Newhalen celebrates the Great Blessing of Water at Theophany

In the first days of the new year, the Russian Orthodox Church celebrates the Theophany – the Great Blessing of Water. In Newhalen, the community gathers at the river that flows into Lake Iliamna: Nanvarpak in Yup’ik and Nila Vena in Dena’ina.

Walking towards the Newhalen Russian Orthodox Church, you can hear the faint sound of chanting. Rings a bell. A small congregation gathers inside, where the air smells of incense.

It is January 19, the Russian Orthodox holiday of Theophany, also called Epiphany, which commemorates the baptism of Jesus Christ in the Jordan River.

After the service, people pour out of the church and jump on four-wheelers and cars to drive to the Newhalen River.

A cross has been cut into the ice along the river bank and is filled from below with water. The wind blows and people sing hymns. When the water has been blessed, one of the priests uses a cup to fill nearby pitchers. Father David Askoak takes an aspergillum, a brush used for holy water, dips it into one of the bowls and sprinkles the water over the crowd.

After the ceremony, several people head to Askoak’s house for a celebratory meal.

The house fills with the smell of French toast, bacon, and coffee. On the kitchen table is a tray full of strips of dried salmon – real salmon from family and friends in the Nushagak. A stack of well-worn ulu knives sits on the windowsill, and a richly decorated altar fills one corner of the room.

Askoak has lived in Newhalen for 40 years. He grew up in the town of Russian Mission, on the Yukon River.

“When we grew up, we always had holy water. It was a sign of God’s blessing,” she said. “Whenever you are sick, when you need it, bring holy water, saying a prayer. When God created the world, we heard that the Spirit of God moved over the waters and created everything and everything that he saw in the beginning was good. So when Christ came, he regenerated and recreated the world through him, making everything good again, the way it’s supposed to be.”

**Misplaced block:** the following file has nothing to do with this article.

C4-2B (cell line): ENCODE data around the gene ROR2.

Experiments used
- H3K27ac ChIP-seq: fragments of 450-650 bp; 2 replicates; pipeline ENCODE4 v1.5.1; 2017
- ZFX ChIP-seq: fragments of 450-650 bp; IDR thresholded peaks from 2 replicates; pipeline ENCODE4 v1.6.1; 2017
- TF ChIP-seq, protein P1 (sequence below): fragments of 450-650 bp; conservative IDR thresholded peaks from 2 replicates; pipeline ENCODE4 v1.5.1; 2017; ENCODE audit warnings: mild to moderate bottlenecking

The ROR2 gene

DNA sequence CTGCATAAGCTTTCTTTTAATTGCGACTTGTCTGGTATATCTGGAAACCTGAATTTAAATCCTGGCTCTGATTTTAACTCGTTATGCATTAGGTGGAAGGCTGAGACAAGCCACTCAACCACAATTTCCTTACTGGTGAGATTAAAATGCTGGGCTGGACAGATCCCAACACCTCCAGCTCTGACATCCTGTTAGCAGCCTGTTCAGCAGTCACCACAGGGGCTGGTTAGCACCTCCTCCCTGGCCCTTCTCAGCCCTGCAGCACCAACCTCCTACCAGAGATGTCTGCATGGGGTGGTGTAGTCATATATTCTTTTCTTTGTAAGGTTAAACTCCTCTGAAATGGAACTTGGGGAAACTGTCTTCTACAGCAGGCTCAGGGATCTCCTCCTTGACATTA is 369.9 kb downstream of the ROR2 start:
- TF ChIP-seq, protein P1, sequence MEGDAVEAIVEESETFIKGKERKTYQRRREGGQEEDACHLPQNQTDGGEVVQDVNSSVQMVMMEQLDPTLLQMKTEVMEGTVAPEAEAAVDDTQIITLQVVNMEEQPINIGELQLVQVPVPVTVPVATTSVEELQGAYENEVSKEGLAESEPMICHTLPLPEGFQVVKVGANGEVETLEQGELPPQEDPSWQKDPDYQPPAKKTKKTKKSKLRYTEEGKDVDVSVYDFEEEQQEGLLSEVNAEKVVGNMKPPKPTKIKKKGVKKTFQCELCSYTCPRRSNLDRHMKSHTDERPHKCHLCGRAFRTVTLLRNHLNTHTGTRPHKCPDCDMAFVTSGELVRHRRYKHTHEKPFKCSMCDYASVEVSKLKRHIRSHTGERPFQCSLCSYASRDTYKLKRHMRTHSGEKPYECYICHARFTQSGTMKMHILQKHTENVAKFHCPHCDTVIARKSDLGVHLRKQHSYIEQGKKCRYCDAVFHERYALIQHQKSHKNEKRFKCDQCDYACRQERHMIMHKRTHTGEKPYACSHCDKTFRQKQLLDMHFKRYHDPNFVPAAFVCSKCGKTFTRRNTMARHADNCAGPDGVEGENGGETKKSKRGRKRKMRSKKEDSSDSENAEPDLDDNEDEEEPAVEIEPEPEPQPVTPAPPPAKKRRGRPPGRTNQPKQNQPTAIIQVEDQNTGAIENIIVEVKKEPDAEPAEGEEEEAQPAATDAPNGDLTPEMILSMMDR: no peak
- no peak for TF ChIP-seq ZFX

Father Thomas Andrew is the chancellor of the Diocese of Alaska. He grew up in the neighboring town of Marshall.

“When we were children, we had seen our elderly priests, in the 1960s, go down to the river in the Yukon at the Russian Mission at 40. [degrees] beneath. And he’s ccc-cold,” he said, laughing.

Andrew said that Theophany means ‘God revealed’. Water is a basic necessity in life, which makes vacations even more important.

“To bless your homes, to bless your vehicles. Every time we have some kind of spiritual problem like, for example, I don’t know, we can’t sleep or something bothers us spiritually, we bless ourselves with holy water or drink a little. And it leads us to bless many things. It is really for the well-being of the family or the individual. And the demons are afraid of him, ”he said, laughing again.

Blessing the water has deep meaning throughout the year, according to Andrew.

“The blessing of homes is to claim the dominion of Christ because in our lives as well, we as believers in Christ also believe that we live with Christ beginning in this world and extending to the world to come, the life to come,” he said. .

The holidays are a time to reset and reflect on how water reveals life, according to Andrew. In the house, people gather around the table, ready to enjoy the feast that is presented to them. Before sitting down to eat, they pray.

Contact the author at [email protected] or 907-842-2200.



Source